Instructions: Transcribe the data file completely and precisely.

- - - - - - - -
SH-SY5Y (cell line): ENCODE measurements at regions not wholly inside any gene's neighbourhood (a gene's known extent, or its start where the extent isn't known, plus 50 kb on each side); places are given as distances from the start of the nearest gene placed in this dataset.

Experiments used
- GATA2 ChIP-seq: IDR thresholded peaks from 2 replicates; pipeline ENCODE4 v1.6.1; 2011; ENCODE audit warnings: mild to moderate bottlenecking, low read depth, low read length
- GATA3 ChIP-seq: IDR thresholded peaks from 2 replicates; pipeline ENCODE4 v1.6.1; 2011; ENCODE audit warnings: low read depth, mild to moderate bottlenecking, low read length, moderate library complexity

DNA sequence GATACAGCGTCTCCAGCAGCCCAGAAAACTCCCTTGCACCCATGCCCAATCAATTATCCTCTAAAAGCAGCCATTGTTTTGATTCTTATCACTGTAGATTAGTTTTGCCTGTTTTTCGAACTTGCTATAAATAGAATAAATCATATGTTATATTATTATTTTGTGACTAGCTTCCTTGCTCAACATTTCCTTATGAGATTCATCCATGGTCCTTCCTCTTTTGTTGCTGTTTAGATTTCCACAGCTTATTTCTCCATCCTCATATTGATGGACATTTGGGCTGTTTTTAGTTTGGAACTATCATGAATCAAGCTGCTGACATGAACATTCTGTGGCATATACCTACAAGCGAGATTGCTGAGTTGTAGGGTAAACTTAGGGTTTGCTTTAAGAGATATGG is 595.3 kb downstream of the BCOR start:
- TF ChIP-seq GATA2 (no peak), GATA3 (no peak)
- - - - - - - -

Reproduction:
SH-SY5Y (cell line): ENCODE measurements at regions not wholly inside any gene's neighbourhood (a gene's known extent, or its start where the extent isn't known, plus 50 kb on each side); places are given as distances from the start of the nearest gene placed in this dataset.

Experiments used
- GATA2 ChIP-seq: IDR thresholded peaks from 2 replicates; pipeline ENCODE4 v1.6.1; 2011; ENCODE audit warnings: mild to moderate bottlenecking, low read depth, low read length
- GATA3 ChIP-seq: IDR thresholded peaks from 2 replicates; pipeline ENCODE4 v1.6.1; 2011; ENCODE audit warnings: low read depth, mild to moderate bottlenecking, low read length, moderate library complexity

DNA sequence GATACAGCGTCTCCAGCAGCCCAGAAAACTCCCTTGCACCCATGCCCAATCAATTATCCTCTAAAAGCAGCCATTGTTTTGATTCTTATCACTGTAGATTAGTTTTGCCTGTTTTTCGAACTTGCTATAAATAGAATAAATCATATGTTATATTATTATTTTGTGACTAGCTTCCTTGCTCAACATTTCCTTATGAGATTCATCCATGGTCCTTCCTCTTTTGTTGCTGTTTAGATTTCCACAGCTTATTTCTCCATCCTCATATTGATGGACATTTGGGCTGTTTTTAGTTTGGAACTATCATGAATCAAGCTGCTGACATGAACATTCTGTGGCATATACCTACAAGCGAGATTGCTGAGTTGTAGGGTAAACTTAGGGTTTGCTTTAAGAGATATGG is 595.3 kb downstream of the BCOR start:
- TF ChIP-seq GATA2 (no peak), GATA3 (no peak)